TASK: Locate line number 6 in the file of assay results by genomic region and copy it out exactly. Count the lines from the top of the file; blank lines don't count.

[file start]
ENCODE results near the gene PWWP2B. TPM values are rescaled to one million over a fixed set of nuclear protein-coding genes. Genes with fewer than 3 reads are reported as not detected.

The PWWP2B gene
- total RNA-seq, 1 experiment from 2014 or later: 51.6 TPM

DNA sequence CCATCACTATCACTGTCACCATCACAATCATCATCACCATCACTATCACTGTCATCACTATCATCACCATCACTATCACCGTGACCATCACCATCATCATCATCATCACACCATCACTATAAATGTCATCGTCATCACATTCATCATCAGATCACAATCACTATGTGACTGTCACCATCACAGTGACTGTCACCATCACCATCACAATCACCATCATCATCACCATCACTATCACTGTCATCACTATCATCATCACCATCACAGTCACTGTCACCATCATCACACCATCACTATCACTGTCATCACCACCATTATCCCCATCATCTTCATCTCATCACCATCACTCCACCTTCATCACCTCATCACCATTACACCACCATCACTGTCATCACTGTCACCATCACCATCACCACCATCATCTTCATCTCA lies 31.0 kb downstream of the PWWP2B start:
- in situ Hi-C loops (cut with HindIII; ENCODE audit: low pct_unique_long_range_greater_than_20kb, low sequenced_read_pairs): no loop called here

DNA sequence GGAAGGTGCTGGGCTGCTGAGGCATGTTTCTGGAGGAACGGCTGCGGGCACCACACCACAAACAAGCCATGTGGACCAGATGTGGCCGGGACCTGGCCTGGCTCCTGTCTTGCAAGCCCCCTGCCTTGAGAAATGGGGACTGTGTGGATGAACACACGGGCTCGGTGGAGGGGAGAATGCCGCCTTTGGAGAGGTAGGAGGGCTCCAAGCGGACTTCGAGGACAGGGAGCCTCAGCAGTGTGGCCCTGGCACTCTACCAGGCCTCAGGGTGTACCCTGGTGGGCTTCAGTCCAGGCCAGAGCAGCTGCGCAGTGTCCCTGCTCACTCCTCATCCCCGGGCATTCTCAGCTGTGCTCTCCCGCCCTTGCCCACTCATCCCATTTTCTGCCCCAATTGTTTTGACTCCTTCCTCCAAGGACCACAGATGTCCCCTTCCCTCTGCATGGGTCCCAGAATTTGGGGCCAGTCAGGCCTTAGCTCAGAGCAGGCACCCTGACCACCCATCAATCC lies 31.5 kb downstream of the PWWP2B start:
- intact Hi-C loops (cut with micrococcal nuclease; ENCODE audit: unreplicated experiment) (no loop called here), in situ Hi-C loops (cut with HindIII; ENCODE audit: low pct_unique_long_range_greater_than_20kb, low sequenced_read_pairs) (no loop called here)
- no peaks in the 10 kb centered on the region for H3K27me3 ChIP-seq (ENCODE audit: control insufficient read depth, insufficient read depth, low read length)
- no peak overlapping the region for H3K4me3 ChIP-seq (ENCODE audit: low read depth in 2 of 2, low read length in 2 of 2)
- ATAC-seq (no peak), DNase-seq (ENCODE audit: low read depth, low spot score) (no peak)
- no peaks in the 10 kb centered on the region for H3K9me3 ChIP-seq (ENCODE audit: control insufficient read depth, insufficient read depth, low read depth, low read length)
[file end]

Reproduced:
DNA sequence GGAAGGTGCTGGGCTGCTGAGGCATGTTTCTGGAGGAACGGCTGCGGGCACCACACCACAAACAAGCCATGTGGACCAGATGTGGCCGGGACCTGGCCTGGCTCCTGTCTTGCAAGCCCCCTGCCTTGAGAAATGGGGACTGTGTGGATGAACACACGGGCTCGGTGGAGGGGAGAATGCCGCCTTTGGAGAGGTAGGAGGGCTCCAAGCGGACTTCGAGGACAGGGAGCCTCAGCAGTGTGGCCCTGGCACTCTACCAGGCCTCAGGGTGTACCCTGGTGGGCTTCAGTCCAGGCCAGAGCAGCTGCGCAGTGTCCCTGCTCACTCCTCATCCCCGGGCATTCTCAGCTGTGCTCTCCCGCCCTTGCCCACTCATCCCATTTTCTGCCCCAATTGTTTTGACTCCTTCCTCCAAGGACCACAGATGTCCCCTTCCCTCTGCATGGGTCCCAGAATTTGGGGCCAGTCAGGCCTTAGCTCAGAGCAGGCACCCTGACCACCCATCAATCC lies 31.5 kb downstream of the PWWP2B start: